Ramban explains that Hok and Mishpat are not referring to any specific types of laws, as the laws were not given till they reached Sinai.  Only after that time, do we see the laws being given to the people throughout the wanderings in the wilderness through a specific formula (i.e. “And God told Moses: command the people…).  However this is not used over here. Rather, the Hok and Mishpat are simply referring to them being taught the way to live in the wilderness without easy access to food and water.  Accordingly, the laws of Red Heifer, Shabbat, Judicial laws, etc. were not given until after they reached mount Sinai. 

 

BESHALAH  QUIZ

 

1)Q. What does it mean that Bnei Yisrael left Egypt “Hamushim”?

   A.   According to the Onkelos translation it means that they left fully armed with weapons. Ramban adds that they were armed to defend themselves from the strong Philistines should they come out to attack them.  According to the Midrash, Hamushim means one-fifth. Only One-fifth of Bnei Yisrael left Egypt and the other four-fifth died during the plague of darkness. 

2)Q. On what day did Yam Suf split?

   A.  The first night of Pesah was the plague of the first-borns (the night of the seder also known as Lel Shimurim – the night of protection since we were protected from the plague of the first-borns.) The next morning after sunrise (the first day of Pesah) they left Egypt. They had told Pharaoh that they would only leave for three days to worship God and then return to Egypt.  On the fourth day seeing that they did not return, Pharaoh’s servants told him that they ran away. They chased after them on the fifth and sixth days, and the sea split on the seventh day of Pesach at daybreak.  This is why we wake up early on the seventh day of Pesah and have a special learning in honor of the day.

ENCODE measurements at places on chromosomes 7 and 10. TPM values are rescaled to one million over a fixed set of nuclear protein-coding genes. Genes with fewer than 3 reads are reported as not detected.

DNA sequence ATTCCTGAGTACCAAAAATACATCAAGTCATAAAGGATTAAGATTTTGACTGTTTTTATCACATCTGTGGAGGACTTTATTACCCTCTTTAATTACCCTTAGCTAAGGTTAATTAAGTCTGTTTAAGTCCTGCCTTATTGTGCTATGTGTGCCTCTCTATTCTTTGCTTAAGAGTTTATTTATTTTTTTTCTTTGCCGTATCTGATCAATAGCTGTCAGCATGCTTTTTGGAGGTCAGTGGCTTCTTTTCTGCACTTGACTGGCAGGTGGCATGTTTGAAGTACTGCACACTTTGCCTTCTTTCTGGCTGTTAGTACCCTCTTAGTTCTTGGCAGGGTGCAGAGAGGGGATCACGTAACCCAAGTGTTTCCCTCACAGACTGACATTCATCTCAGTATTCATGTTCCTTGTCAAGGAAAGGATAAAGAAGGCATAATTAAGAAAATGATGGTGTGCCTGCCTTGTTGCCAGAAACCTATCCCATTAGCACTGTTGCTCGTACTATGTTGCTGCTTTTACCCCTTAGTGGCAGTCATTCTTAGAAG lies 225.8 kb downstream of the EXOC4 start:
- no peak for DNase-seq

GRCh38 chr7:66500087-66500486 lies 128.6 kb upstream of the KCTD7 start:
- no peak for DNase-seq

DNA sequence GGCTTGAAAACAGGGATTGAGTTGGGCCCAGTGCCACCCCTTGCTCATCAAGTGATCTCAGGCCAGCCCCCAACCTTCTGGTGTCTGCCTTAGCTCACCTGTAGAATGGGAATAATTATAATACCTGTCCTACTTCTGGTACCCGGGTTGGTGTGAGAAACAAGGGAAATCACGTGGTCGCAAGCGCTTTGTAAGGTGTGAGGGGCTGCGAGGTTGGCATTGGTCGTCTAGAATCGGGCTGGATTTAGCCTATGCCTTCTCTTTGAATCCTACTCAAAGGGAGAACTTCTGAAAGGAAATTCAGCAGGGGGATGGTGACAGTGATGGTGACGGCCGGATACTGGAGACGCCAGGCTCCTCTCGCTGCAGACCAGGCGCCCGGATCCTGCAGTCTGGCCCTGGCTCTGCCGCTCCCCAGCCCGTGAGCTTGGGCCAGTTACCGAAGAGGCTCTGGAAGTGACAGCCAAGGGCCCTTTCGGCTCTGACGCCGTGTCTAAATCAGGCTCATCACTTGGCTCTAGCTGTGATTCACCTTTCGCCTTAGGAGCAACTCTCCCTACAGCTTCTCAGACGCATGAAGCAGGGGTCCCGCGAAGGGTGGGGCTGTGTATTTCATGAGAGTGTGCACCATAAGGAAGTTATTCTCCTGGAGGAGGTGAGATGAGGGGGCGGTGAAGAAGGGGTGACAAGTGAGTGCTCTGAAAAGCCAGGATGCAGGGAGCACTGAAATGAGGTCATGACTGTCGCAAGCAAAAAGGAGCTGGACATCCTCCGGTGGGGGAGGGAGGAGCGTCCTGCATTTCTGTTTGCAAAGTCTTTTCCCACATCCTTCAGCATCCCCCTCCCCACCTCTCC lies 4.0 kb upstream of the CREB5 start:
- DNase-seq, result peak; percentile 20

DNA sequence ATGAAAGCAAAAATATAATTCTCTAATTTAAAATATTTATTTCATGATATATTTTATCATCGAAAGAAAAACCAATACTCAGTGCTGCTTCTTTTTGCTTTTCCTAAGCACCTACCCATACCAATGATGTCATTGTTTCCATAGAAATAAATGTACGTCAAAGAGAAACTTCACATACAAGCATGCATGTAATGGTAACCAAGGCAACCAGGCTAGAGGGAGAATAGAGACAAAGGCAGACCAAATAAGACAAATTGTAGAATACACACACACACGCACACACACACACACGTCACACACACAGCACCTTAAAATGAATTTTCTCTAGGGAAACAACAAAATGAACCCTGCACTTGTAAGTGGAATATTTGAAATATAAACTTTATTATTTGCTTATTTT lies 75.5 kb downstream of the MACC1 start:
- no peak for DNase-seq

3)Q.  If all the Egyptians’ animals died during the plagues, where did they get horses for their chariots to chase after Bnei Yisrael?

    A.   From those Egyptians who feared the word of Hashem and kept their animals inside during the plagues. (midrash)

4)Q. Why did “fear seize the inhabitants of Pelashet”? (15:14)

    A.  The Midrash teaches us that Efraim escaped from Egypt, before the time for the exodus had come.  The inhabitants of Pelashet fought them and won. Therefore, they feared vengeance for this act.  In the beginning of the book of Joshua we read that many of the surrounding nations were afraid when they heard how the Israelites defeated Egypt.

5)Q. What was Moshe’s reward for taking the bones of Yosef with him out of Egypt?

    A.  Moshe was the greatest man in Bnei Yisrael, and he personally took out Yosef’s bones.  Hashem rewarded him Mida K’neged Mida - measure for measure.  When Moshe died, the greatest person should have taken care of his body, but since there was no one greater than him, Hashem took care of Moshe’s body.

6)  Q.  When Bnei Yisrael complained for food, what did they receive?